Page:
For most fathers who have grown up with expectations about what constitutes being manly, fatherhood can present a host of problems. Men in today’s world sometimes feel that expressing emotions or saying “I love you” to their family members can denote weakness. They may fear that their words will lack authority if they are open about their feelings. But being a “manly dad” often affects children in ways that are difficult to predict.
Learning by Example
When kids grow up with the belief that expressing emotions is somehow wrong, they can experience many difficulties later in life. Business and personal relationships in this day and age are increasingly based around setting healthy boundaries and using clear communication skills, and kids who cannot communicate well with others will often find themselves at a disadvantage when they grow older. Whether used at work or in a marriage, poor communication skills learned at an early age can have long-lasting consequences.
Minding the Generation Gap
For many people, the problem of what constitutes being manly lies in generational notions of masculinity. After World War II, the “strong, silent type” of person was seen as the ideal “manly man”; John Wayne and James Bond were heroes to millions. Many people born in the decades after World War II had fathers who had served in the military, where stern discipline took the place of encouragement and unconditional love.
Men were supposed to bottle up their feelings and “get on with it,” the thinking went, and despite many societal changes, the idea of the “manly dad” who never reveals his true feelings is often still with us in some form or another. Playing up to the role of a good provider, many men rarely see their families in order to put in more time at the office. And when we believe ourselves to be only as good as our income or our career prospects, the family will always come second to career needs.
Lessons About Authority
Regardless of how well-intentioned a parent might be, children often mistake the “strong, silent type” of father for a distant authoritarian. They grow up believing that authority figures are there to restrict their freedoms rather than to guide them. Under the tutelage of this type of father, children learn that their emotions are not important.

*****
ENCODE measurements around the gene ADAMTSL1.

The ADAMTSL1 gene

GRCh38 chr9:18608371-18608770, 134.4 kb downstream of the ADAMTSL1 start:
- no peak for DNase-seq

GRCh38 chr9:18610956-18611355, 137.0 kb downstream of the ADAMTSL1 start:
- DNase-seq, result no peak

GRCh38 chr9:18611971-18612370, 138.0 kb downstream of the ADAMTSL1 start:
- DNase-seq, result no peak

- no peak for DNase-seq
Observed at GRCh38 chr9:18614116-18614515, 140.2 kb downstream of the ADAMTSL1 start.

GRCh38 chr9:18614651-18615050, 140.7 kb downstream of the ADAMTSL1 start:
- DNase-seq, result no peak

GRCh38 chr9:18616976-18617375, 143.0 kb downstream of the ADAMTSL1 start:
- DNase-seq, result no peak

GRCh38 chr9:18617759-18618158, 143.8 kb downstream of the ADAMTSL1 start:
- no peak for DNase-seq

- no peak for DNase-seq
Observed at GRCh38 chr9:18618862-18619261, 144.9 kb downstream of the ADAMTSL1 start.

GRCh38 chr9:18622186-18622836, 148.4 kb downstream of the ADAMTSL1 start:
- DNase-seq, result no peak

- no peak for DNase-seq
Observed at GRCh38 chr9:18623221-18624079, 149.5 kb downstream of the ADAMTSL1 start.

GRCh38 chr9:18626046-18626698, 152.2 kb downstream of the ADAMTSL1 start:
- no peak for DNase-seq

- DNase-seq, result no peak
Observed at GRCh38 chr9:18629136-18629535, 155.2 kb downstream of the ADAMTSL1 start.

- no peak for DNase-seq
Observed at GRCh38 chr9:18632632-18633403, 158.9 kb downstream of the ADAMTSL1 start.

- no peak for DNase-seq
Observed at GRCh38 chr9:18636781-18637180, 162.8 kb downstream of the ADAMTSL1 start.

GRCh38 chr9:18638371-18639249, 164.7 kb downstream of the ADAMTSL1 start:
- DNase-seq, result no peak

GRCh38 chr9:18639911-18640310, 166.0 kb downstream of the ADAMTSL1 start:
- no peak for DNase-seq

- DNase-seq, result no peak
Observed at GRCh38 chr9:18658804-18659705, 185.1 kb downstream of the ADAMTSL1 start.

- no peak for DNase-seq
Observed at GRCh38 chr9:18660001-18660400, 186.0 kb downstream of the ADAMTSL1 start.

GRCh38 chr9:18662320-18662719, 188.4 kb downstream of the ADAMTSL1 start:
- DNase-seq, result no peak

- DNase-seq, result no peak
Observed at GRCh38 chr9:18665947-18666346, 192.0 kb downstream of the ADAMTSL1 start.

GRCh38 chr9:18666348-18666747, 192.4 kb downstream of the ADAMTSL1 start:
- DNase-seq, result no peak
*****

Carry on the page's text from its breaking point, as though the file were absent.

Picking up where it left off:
They may imagine that it is normal to bottle up their feelings until they reach a breaking point, at which time their emotions emerge in a destructive flood. They may even enter into codependent relationships, believing that the well-being of others is far more important than their own. Their career may suffer as they put their needs aside to be the perfect man, or they may distance themselves from close family members in order to cope with unhealthy relationships.
The Downsides of Being Manly
Other children may react to being raised in a strict household by hiding any behaviors that they believe will earn them criticism from a domineering parent. Such children learn that not getting caught is preferable to receiving negative feedback about problematic behavior. They may find in later life that their marriages fail due to their propensity for keeping secrets from their spouses. Manly, though they may appear to some, inside they struggle with feelings of disappointment for not managing their negative emotions.
To this end, it is important that fathers understand that being a “manly man” can have serious downsides for children. If we want our family to feel comfortable approaching us about a problem, or if we want them to be able to communicate well in their careers and marriages, we must set an example now. Being honest about our emotions is no weakness; it takes bravery and self-sacrifice to open up to others and to our family. And that is just the example we need to set!